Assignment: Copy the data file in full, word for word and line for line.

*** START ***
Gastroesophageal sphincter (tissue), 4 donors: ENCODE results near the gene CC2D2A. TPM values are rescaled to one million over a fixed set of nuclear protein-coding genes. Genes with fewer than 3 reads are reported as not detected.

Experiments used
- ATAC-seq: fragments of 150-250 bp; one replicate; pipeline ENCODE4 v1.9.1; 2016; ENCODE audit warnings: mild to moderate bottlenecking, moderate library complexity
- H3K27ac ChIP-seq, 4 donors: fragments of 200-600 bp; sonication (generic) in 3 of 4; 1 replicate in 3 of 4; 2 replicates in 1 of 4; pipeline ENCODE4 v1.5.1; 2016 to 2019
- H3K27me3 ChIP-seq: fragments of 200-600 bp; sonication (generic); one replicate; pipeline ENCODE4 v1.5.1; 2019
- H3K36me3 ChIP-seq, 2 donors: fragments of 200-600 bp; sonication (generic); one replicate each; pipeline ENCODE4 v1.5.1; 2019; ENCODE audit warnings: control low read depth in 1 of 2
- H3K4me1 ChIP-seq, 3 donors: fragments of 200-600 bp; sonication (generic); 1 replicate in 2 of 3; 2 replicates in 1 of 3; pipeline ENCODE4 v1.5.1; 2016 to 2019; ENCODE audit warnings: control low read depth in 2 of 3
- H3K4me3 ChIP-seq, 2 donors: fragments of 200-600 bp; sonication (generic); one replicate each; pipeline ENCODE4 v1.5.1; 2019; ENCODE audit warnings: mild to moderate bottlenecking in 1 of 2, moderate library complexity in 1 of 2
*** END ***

Gastroesophageal sphincter (tissue), 4 donors: ENCODE results near the gene CC2D2A. TPM values are rescaled to one million over a fixed set of nuclear protein-coding genes. Genes with fewer than 3 reads are reported as not detected.

Experiments used
- ATAC-seq: fragments of 150-250 bp; one replicate; pipeline ENCODE4 v1.9.1; 2016; ENCODE audit warnings: mild to moderate bottlenecking, moderate library complexity
- H3K27ac ChIP-seq, 4 donors: fragments of 200-600 bp; sonication (generic) in 3 of 4; 1 replicate in 3 of 4; 2 replicates in 1 of 4; pipeline ENCODE4 v1.5.1; 2016 to 2019
- H3K27me3 ChIP-seq: fragments of 200-600 bp; sonication (generic); one replicate; pipeline ENCODE4 v1.5.1; 2019
- H3K36me3 ChIP-seq, 2 donors: fragments of 200-600 bp; sonication (generic); one replicate each; pipeline ENCODE4 v1.5.1; 2019; ENCODE audit warnings: control low read depth in 1 of 2
- H3K4me1 ChIP-seq, 3 donors: fragments of 200-600 bp; sonication (generic); 1 replicate in 2 of 3; 2 replicates in 1 of 3; pipeline ENCODE4 v1.5.1; 2016 to 2019; ENCODE audit warnings: control low read depth in 2 of 3
- H3K4me3 ChIP-seq, 2 donors: fragments of 200-600 bp; sonication (generic); one replicate each; pipeline ENCODE4 v1.5.1; 2019; ENCODE audit warnings: mild to moderate bottlenecking in 1 of 2, moderate library complexity in 1 of 2